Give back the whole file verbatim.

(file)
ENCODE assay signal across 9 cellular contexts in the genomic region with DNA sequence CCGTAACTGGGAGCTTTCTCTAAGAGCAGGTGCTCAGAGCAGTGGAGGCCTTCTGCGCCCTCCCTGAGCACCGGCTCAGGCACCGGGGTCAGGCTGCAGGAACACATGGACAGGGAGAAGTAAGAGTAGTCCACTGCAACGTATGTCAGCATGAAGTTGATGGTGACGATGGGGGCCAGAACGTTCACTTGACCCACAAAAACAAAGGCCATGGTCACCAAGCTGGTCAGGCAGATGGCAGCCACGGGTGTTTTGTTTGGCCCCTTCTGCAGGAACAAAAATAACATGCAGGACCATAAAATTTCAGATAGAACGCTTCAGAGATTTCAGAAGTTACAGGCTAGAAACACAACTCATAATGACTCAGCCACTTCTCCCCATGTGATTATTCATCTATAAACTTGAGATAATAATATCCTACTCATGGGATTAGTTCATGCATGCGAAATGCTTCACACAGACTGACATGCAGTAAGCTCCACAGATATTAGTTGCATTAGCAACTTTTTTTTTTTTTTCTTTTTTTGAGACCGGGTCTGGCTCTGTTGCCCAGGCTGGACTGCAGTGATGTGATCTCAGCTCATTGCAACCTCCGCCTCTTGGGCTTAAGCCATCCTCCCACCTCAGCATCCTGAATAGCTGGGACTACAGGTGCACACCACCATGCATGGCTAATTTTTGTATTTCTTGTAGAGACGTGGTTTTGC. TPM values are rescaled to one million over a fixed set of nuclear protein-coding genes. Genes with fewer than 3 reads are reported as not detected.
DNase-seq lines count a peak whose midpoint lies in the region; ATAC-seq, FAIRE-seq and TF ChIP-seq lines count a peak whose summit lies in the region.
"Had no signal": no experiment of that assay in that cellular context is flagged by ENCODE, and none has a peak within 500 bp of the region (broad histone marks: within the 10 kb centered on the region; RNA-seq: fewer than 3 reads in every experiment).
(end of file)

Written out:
ENCODE assay signal across 9 cellular contexts in the genomic region with DNA sequence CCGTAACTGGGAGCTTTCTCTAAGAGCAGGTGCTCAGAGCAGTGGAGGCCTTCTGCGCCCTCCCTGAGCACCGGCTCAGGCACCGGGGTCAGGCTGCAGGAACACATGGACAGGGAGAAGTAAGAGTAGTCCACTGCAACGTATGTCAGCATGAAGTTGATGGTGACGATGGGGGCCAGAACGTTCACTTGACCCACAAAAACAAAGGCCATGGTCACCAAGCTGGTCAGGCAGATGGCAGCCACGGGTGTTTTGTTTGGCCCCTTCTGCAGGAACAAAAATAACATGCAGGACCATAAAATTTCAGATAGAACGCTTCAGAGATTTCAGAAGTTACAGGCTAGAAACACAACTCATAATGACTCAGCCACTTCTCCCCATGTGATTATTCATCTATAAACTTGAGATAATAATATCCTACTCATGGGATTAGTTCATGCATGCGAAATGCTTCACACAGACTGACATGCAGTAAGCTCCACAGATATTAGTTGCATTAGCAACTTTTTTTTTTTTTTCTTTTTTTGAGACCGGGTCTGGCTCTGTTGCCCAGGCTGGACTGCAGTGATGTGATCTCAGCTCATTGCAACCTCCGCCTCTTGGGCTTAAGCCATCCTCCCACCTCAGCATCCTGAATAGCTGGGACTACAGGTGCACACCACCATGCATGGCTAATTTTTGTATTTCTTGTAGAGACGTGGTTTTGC. TPM values are rescaled to one million over a fixed set of nuclear protein-coding genes. Genes with fewer than 3 reads are reported as not detected.
DNase-seq lines count a peak whose midpoint lies in the region; ATAC-seq, FAIRE-seq and TF ChIP-seq lines count a peak whose summit lies in the region.
"Had no signal": no experiment of that assay in that cellular context is flagged by ENCODE, and none has a peak within 500 bp of the region (broad histone marks: within the 10 kb centered on the region; RNA-seq: fewer than 3 reads in every experiment).